10.11.13 We had snow bird friends over for a farewell dinner a few days ago. Off they go to Arizona, joining the caravan of motor coaches leaving our little village before the snow flies. The neighbors on each side of us have had their chainsaws buzzing, burning slash piles of timber and branches. I heard the aluminum rowboat at the Brown cabin being pulled up from the lakeshore when I was down by the water the other day. Everybody is buttoning things up, closing down their homes, heading south.
At our farewell dinner, my friend, Carol, with her keen artist’s eye, could not believe the light coming into our dining room in the hour before sunset. She grabbed her camera and clicked away as the light changed, second to second. I told her that it is always like this in October in my house. The sun, already so low in the southern sky, has dropped beneath the roof overhang on the porch and bounces off the lake through the glass doors, into our house. There is a good hour or so right now when the light is exquisite. I will stop everything I am doing to watch its progression across the room. Before Carol’s exodus to Arizona, she had spent thirty years living in the Flathead Valley, and reminded me that this quality of light was splendid, “when there is any light.” She is correct. But, I told her that often at the end of a dreary day, there is light at sunset, when the setting sun’s rays sandwich under the big gray cloud and the top of the mountain to the west, for a brief few minutes. It’s often all that I need.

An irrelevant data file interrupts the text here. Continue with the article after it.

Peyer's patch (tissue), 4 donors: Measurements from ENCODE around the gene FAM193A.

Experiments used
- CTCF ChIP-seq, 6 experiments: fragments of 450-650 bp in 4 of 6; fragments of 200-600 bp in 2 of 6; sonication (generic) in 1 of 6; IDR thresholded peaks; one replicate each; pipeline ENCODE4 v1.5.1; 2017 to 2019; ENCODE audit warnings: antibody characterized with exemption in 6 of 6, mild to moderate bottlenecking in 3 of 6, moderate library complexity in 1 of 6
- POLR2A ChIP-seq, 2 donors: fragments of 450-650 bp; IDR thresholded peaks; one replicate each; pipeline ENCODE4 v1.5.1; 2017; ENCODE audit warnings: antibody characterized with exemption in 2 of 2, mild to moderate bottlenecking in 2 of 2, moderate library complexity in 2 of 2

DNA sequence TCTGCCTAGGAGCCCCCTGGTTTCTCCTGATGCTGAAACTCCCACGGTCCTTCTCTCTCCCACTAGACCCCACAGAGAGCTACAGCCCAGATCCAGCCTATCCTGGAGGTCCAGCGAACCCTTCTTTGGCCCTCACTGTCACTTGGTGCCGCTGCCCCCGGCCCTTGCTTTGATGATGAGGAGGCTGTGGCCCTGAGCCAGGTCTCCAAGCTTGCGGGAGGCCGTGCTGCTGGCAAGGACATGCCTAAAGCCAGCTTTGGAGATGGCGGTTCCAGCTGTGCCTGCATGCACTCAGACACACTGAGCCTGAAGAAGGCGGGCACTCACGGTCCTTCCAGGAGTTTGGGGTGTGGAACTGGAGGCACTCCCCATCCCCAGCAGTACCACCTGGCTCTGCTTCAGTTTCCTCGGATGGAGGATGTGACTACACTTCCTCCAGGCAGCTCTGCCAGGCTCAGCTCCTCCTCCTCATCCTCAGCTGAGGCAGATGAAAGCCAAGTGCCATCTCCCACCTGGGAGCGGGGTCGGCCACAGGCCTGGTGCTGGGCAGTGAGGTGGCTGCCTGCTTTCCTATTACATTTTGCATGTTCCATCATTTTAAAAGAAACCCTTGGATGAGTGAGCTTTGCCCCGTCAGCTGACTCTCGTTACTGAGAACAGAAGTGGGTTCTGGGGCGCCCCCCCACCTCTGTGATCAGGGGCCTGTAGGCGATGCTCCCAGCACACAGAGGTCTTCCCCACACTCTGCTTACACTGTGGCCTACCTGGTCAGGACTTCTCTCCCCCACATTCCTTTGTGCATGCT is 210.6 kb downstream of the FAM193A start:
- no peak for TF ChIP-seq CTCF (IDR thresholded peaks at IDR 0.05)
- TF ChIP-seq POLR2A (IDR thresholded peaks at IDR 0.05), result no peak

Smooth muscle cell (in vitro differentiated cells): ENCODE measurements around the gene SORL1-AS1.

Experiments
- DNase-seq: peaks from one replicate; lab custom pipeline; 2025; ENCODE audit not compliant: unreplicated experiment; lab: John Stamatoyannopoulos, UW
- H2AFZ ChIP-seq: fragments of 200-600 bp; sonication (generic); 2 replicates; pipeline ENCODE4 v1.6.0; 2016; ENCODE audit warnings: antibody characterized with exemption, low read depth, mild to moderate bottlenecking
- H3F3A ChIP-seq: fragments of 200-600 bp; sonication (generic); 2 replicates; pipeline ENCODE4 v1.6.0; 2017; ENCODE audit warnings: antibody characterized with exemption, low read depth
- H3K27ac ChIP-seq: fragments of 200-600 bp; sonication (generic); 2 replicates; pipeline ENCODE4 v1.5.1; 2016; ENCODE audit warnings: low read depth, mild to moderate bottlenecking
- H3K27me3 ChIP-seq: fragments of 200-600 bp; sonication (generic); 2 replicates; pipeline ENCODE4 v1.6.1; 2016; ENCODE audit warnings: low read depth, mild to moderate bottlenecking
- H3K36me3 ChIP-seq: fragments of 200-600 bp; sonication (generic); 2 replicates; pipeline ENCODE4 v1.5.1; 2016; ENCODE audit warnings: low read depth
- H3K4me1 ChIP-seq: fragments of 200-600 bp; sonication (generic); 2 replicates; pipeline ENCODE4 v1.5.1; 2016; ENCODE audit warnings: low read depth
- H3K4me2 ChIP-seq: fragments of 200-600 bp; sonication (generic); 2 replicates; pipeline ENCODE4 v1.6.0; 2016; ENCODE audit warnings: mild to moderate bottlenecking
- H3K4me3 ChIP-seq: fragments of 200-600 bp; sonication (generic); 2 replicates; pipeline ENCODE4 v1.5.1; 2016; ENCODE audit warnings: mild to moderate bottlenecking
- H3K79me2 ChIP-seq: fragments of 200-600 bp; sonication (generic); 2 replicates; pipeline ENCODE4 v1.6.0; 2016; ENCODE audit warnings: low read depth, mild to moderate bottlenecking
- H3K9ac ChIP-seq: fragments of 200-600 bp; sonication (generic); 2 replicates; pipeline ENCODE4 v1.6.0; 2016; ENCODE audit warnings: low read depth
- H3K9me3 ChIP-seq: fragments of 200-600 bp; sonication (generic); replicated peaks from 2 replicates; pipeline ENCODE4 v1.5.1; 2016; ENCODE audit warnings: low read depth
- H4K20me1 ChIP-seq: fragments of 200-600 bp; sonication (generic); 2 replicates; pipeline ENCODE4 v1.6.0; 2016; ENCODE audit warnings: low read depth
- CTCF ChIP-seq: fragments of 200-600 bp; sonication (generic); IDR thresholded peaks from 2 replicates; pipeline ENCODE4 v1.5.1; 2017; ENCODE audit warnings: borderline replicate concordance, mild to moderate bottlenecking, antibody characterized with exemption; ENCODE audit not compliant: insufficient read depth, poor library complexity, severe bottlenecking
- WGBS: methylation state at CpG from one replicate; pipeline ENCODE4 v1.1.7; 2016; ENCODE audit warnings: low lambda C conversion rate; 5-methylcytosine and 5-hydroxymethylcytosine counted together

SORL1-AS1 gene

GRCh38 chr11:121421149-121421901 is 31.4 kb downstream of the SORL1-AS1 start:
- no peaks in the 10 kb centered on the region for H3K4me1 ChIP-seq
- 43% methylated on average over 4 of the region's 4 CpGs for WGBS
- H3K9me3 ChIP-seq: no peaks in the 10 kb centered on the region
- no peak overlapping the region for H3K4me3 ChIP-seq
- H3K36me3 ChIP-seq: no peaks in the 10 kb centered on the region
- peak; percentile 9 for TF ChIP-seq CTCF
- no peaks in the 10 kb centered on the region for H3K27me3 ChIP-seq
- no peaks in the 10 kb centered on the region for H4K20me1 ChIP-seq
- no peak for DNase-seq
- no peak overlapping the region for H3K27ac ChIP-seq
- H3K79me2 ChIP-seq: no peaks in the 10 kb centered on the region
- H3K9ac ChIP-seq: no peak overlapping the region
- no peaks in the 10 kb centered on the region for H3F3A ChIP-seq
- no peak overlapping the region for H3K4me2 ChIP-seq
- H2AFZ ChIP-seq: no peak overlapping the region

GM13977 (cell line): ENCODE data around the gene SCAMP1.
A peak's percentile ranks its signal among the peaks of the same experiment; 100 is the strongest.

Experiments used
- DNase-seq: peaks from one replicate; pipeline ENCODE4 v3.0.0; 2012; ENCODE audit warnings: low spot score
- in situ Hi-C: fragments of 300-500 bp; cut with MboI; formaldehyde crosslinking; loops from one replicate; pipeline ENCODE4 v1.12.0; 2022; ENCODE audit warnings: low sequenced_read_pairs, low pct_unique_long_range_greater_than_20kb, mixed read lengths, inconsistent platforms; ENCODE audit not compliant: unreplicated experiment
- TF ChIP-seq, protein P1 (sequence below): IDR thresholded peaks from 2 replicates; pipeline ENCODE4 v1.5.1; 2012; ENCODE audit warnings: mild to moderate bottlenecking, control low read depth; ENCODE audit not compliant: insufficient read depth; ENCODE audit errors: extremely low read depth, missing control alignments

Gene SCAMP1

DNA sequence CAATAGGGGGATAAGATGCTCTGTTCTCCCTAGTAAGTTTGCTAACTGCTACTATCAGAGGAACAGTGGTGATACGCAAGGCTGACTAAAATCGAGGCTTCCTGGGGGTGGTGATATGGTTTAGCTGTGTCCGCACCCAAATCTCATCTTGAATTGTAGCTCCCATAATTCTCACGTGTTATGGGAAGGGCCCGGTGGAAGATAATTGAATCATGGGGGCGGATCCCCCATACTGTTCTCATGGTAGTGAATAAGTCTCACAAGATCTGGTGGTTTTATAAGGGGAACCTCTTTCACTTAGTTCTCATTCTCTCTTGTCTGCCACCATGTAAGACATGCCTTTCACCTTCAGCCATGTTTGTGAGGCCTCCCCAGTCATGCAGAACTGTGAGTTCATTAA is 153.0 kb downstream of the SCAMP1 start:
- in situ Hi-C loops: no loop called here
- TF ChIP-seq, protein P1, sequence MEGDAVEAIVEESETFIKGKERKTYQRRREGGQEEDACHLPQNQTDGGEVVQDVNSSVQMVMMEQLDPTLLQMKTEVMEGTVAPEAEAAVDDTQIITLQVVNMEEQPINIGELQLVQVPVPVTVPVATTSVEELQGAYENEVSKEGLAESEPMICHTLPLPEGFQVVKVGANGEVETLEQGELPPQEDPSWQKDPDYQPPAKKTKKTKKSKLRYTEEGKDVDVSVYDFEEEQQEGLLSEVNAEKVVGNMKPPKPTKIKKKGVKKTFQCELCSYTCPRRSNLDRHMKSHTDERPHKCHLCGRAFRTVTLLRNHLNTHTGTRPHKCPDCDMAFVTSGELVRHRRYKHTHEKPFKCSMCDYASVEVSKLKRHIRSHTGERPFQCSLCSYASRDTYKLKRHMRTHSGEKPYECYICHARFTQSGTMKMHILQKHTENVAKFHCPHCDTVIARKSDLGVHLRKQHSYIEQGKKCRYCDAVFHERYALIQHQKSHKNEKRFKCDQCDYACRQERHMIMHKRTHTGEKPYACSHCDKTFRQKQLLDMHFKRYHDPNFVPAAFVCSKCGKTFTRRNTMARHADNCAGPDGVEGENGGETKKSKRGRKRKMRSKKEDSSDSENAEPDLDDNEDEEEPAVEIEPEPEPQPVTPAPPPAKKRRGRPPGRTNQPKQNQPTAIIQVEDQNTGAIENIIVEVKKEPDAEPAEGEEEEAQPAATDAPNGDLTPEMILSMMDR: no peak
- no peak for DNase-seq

So, no, I don’t envy her leaving for the sunshine and dry warmth of the desert. Come January, I will definitely peruse air fares and see if I can find a bargain to go visit her and escape the cold, gray, dark and damp isolation of this place. But not now. Every day the leaves become more golden or crimson, and there is fog now in the mornings over the lake and rivers as the air temperature drops lower than the water’s. On my run this morning, the Swan River was a deep blue-green color with undertones of teal blue, and yellow birch leaves floating in its current. A soft, misty rain was falling with the scent of wood smoke in the air. I wore my wellies and a wool plaid scarf when I went into town. A perfect Fall day.
No, I don’t envy the snow birds fleeing south right now. I envy them in the early Summer, when they arrive back here, drive down their gravel roads to the lake, open up the cabin, get the water pump working again, set out the Adirondack chairs, and drag the canoe out of the boathouse. I envy them when I hear their voices and laughter and busyness in the woods, setting up house for the summer. And, I’ve been here all the time. In my envy, I realize, as they say in yoga, “one must come to the mat every time with a beginner’s mind.” Their joy and anticipation in returning reminds me to have a beginner’s mind every time I come down the bumpy, twisty dirt road, to our home on the water.